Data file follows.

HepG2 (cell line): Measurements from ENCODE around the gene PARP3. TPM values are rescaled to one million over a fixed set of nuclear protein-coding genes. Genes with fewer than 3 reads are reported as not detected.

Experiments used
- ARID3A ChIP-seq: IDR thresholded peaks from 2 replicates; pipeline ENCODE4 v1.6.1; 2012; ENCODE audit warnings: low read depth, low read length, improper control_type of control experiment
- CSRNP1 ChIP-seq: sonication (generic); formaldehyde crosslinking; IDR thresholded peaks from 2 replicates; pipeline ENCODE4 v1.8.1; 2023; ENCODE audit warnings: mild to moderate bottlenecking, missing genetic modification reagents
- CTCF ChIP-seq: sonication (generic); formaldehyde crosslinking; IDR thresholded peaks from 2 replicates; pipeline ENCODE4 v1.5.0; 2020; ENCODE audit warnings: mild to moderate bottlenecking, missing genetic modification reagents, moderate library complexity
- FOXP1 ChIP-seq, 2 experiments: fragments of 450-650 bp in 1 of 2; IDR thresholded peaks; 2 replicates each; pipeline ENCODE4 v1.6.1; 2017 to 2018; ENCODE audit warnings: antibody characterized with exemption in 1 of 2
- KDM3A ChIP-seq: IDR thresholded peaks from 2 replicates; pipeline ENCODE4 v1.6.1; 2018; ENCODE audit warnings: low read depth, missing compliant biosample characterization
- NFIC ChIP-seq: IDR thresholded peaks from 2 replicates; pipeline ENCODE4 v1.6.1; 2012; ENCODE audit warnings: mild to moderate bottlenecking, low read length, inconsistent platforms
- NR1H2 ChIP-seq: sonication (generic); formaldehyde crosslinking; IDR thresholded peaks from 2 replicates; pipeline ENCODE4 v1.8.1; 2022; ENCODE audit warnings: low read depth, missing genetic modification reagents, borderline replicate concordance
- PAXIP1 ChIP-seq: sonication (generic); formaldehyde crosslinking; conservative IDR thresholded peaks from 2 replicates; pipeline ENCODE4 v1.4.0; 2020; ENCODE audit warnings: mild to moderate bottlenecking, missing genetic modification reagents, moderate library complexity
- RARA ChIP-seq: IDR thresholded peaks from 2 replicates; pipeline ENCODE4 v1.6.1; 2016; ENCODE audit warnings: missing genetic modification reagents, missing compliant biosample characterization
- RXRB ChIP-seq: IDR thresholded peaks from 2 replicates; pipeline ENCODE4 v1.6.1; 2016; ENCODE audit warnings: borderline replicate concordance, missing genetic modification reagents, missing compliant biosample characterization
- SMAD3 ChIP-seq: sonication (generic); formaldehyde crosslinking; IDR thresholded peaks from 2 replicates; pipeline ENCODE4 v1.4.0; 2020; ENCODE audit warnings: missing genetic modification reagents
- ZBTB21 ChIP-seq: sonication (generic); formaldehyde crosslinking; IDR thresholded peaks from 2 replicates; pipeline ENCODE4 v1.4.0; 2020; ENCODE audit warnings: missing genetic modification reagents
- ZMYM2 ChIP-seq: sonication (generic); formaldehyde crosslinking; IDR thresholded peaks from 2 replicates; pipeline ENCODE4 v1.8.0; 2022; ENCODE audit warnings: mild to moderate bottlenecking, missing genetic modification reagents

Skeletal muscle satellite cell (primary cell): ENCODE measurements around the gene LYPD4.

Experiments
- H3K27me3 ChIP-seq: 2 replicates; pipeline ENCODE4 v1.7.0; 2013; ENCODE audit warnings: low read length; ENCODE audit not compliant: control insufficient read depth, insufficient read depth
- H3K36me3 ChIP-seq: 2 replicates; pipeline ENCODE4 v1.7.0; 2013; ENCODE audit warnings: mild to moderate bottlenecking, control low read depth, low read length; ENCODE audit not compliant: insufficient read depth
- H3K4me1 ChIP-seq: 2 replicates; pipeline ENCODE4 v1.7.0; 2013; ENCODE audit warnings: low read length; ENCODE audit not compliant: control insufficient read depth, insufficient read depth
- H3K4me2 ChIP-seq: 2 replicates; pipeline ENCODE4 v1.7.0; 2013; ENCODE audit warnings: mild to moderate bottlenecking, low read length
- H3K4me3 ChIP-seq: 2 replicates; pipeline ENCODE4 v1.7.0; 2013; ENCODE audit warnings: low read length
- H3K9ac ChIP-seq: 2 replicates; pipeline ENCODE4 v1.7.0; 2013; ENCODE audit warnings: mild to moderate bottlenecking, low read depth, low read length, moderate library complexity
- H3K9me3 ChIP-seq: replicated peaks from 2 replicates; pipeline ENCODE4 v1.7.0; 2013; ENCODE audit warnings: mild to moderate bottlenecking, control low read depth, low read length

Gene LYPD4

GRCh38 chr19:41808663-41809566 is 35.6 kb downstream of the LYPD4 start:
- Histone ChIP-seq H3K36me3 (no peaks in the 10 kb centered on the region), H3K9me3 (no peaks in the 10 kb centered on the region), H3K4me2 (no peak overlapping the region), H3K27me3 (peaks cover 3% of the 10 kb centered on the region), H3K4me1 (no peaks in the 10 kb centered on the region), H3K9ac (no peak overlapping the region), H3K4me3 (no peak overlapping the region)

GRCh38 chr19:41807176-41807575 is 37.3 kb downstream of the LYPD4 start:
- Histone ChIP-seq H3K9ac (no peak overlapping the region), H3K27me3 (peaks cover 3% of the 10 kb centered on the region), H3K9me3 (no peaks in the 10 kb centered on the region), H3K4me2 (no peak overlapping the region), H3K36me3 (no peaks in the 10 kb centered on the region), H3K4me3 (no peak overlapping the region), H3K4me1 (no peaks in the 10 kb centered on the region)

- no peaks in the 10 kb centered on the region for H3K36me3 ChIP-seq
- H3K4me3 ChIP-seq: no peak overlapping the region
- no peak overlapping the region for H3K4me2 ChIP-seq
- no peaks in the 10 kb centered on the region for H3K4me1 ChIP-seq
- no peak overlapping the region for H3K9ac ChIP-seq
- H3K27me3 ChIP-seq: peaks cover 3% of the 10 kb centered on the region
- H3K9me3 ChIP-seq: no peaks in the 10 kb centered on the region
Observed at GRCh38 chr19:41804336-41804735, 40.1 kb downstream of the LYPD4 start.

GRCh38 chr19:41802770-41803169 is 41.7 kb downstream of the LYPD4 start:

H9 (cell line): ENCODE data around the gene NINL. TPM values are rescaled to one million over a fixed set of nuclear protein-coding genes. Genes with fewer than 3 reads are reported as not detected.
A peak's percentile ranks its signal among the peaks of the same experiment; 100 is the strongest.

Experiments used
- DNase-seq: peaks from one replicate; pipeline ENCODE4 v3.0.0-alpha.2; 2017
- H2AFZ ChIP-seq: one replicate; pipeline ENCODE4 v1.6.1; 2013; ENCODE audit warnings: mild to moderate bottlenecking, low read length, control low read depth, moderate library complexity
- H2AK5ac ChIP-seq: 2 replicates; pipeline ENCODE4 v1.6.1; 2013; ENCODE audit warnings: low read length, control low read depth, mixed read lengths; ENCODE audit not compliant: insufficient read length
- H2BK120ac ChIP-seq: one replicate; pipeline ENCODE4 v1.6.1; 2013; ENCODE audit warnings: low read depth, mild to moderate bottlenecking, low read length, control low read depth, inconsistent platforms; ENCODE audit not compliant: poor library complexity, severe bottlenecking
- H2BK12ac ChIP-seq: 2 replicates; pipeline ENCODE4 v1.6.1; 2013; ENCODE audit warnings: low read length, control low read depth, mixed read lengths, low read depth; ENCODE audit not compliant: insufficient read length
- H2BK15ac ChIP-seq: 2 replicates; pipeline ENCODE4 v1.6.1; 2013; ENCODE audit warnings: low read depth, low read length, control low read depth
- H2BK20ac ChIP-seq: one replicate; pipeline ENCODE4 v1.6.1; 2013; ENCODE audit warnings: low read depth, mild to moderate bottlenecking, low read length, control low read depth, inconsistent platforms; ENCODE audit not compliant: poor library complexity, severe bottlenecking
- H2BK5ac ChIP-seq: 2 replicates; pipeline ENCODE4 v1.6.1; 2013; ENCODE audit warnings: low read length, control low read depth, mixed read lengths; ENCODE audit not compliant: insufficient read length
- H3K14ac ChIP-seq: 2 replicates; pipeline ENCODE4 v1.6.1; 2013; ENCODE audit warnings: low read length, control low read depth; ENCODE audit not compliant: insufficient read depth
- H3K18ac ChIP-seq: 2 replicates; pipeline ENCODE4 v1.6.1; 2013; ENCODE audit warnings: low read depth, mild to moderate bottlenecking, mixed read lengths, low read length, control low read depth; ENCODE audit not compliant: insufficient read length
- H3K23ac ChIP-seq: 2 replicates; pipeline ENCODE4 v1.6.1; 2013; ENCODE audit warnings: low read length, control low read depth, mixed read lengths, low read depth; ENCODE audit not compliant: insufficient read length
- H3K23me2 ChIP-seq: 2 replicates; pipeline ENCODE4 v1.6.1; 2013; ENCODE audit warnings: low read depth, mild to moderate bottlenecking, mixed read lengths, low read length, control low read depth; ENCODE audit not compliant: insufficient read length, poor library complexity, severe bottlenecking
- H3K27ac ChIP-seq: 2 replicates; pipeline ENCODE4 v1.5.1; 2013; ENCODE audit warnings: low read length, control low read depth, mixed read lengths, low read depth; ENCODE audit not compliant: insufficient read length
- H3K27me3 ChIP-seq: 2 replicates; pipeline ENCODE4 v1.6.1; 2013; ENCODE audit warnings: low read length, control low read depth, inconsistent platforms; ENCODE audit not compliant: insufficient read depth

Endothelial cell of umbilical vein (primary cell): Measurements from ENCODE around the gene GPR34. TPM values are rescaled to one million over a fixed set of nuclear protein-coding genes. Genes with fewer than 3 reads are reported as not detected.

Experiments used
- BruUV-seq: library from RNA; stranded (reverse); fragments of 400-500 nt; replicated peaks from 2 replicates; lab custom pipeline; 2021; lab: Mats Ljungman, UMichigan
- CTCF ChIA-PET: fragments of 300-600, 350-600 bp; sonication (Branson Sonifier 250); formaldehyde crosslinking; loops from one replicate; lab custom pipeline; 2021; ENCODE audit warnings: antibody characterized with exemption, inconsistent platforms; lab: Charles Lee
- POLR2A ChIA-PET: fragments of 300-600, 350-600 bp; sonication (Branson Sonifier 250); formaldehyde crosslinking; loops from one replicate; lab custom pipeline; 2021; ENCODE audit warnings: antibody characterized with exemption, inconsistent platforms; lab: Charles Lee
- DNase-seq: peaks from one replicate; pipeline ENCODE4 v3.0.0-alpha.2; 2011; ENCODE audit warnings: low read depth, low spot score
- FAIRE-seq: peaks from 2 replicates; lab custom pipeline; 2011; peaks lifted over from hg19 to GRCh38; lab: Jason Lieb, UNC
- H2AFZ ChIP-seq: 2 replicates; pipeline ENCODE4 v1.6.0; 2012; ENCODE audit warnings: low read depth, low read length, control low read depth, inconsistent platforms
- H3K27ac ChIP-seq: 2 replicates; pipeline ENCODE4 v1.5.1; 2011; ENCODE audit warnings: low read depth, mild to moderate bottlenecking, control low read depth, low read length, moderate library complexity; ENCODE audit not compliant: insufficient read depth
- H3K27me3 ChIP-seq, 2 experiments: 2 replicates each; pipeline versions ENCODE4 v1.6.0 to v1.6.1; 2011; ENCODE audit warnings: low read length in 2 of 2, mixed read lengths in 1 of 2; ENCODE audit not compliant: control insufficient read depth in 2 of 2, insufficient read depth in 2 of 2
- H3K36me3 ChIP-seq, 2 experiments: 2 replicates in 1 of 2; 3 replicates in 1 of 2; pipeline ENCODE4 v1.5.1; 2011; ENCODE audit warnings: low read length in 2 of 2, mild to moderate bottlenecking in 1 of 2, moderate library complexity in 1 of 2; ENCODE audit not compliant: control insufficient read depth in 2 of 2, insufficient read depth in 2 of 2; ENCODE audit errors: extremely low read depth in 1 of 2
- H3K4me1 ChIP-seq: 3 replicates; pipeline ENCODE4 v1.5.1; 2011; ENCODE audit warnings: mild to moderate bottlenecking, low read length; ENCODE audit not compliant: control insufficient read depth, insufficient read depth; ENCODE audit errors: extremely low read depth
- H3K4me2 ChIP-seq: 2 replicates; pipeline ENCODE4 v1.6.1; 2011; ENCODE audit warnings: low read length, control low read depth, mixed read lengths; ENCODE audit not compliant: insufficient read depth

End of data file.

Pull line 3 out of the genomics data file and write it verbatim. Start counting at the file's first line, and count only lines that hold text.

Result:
- ARID3A ChIP-seq: IDR thresholded peaks from 2 replicates; pipeline ENCODE4 v1.6.1; 2012; ENCODE audit warnings: low read depth, low read length, improper control_type of control experiment